President Obama’s healthcare law will be a big help for the 25 percent of Americans who experience gaps in their insurance coverage, a new study says.
Many people who get healthcare through their employers end up with temporary gaps in their coverage when they lose a job or change jobs. Those gaps don’t get as much attention as the chronically uninsured, but they have a significant impact on the healthcare system.
About 25 percent of U.S. adults experienced a gap in their health coverage last year, according to a new report from the Commonwealth Fund. And more than half of those people said they’ve experienced a gap of at least two years.
“Together, these reforms mean that people who lose their health benefits will be able to turn to a range of affordable insurance options that will enable them to gain insurance immediately rather than enduring months or years without coverage, losing connections to their doctors, and indefinitely delaying preventive care that would help maintain their health,” the report states.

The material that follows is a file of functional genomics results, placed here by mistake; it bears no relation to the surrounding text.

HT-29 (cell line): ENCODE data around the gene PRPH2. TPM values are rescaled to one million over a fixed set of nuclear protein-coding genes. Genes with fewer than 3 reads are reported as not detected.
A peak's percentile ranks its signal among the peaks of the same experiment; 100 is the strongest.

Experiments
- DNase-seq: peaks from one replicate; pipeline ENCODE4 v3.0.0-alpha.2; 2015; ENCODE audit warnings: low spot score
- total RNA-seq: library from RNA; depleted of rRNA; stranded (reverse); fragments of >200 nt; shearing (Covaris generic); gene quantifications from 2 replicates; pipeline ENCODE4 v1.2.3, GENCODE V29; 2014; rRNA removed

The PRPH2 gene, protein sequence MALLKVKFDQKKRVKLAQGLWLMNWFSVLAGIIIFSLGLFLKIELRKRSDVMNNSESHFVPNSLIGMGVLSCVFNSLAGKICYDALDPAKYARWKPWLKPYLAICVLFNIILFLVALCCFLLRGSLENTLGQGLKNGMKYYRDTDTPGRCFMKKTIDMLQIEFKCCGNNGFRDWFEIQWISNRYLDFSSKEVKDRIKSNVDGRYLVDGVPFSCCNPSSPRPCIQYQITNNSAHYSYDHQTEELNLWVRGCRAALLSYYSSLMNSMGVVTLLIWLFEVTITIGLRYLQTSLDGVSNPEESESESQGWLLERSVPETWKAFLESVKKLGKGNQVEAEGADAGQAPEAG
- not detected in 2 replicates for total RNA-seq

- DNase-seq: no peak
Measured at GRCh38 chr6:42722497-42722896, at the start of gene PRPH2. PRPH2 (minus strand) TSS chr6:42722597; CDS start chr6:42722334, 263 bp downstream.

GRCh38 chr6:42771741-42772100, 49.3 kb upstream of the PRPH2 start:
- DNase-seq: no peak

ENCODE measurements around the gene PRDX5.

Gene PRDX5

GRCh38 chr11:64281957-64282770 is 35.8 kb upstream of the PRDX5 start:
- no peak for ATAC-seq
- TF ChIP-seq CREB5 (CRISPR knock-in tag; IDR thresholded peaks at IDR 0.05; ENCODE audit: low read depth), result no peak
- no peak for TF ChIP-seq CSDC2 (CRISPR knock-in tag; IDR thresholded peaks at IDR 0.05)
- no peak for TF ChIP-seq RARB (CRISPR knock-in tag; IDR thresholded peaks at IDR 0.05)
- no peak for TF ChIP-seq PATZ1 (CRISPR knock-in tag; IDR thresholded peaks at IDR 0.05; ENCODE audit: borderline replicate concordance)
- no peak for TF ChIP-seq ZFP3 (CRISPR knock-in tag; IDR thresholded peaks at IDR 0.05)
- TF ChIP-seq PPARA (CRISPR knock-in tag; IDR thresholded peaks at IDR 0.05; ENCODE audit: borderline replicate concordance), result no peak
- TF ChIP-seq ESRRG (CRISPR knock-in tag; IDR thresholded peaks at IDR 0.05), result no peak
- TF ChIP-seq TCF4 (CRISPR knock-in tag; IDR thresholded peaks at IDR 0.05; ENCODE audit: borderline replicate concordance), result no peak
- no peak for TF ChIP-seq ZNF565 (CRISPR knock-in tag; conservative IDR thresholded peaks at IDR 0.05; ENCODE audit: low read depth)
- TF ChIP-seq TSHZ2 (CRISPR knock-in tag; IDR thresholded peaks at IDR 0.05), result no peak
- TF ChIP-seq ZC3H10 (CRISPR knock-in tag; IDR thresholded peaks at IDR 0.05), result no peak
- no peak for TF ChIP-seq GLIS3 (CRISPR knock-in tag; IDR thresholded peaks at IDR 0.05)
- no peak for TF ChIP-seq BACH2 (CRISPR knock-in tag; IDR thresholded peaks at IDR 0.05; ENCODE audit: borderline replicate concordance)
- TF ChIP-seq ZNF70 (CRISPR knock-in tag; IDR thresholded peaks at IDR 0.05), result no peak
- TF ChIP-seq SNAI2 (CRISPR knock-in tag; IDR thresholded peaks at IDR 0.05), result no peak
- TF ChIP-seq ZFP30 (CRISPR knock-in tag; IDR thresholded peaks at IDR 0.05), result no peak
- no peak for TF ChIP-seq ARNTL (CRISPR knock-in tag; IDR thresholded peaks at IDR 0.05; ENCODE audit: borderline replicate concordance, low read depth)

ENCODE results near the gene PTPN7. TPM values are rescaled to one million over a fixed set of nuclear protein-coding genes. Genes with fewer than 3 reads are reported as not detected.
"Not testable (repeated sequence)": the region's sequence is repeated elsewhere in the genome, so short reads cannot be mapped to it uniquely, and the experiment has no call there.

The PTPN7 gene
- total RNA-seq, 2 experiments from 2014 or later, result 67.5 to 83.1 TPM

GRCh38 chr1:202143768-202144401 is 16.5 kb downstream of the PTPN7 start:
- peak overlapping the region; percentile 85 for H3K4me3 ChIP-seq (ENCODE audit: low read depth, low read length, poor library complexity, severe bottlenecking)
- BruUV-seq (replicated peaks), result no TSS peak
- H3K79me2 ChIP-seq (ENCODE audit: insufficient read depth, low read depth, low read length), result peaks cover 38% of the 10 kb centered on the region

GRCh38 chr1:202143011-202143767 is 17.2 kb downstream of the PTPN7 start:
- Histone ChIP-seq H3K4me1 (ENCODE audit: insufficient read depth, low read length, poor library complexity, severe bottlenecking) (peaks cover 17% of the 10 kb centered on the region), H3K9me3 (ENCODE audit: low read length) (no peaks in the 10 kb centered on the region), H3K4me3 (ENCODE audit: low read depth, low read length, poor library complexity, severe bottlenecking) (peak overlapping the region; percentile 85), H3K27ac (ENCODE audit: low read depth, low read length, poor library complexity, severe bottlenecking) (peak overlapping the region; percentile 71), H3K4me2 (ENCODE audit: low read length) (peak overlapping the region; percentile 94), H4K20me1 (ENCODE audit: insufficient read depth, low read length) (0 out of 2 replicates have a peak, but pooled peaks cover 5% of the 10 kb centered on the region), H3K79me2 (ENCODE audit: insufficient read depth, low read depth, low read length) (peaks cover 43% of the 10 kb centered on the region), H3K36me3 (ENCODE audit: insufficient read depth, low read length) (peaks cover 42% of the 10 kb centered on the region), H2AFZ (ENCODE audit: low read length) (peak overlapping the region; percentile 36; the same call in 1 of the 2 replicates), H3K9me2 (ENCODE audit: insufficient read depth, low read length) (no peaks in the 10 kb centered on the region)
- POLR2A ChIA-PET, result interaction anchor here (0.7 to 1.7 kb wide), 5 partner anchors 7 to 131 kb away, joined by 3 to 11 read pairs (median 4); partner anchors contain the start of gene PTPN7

The Commonwealth Fund’s survey tracks people who tried to buy an individual insurance policy in the past three years. Most of those people — 55 percent — didn’t end up buying a plan, according to the study, usually because the premiums were too high.
Under the healthcare reform law, people who don’t have access to employer-based coverage will be able go into their state’s exchange and buy private coverage on their own, without being charged a higher price because of pre-existing conditions. Low-income customers will get a subsidy from the federal government to help cover the cost of their plan.